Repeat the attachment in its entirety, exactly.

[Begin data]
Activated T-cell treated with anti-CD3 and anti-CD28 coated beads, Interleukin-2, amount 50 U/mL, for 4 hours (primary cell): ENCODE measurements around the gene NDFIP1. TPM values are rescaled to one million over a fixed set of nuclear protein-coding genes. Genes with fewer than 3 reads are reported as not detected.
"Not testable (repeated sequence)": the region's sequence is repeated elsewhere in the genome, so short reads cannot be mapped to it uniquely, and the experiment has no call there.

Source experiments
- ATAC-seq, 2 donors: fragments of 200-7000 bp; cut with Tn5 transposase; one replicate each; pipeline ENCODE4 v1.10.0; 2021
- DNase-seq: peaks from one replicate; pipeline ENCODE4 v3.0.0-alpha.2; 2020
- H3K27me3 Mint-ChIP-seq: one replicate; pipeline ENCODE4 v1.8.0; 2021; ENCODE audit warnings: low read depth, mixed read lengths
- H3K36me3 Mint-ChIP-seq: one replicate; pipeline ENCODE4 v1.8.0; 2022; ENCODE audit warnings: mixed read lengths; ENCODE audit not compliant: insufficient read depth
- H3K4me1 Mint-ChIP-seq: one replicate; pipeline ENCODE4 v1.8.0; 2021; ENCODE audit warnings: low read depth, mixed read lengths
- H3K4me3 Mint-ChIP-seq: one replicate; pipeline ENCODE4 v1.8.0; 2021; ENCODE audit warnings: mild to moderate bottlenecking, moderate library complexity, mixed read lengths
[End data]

Activated T-cell treated with anti-CD3 and anti-CD28 coated beads, Interleukin-2, amount 50 U/mL, for 4 hours (primary cell): ENCODE measurements around the gene NDFIP1. TPM values are rescaled to one million over a fixed set of nuclear protein-coding genes. Genes with fewer than 3 reads are reported as not detected.
"Not testable (repeated sequence)": the region's sequence is repeated elsewhere in the genome, so short reads cannot be mapped to it uniquely, and the experiment has no call there.

Source experiments
- ATAC-seq, 2 donors: fragments of 200-7000 bp; cut with Tn5 transposase; one replicate each; pipeline ENCODE4 v1.10.0; 2021
- DNase-seq: peaks from one replicate; pipeline ENCODE4 v3.0.0-alpha.2; 2020
- H3K27me3 Mint-ChIP-seq: one replicate; pipeline ENCODE4 v1.8.0; 2021; ENCODE audit warnings: low read depth, mixed read lengths
- H3K36me3 Mint-ChIP-seq: one replicate; pipeline ENCODE4 v1.8.0; 2022; ENCODE audit warnings: mixed read lengths; ENCODE audit not compliant: insufficient read depth
- H3K4me1 Mint-ChIP-seq: one replicate; pipeline ENCODE4 v1.8.0; 2021; ENCODE audit warnings: low read depth, mixed read lengths
- H3K4me3 Mint-ChIP-seq: one replicate; pipeline ENCODE4 v1.8.0; 2021; ENCODE audit warnings: mild to moderate bottlenecking, moderate library complexity, mixed read lengths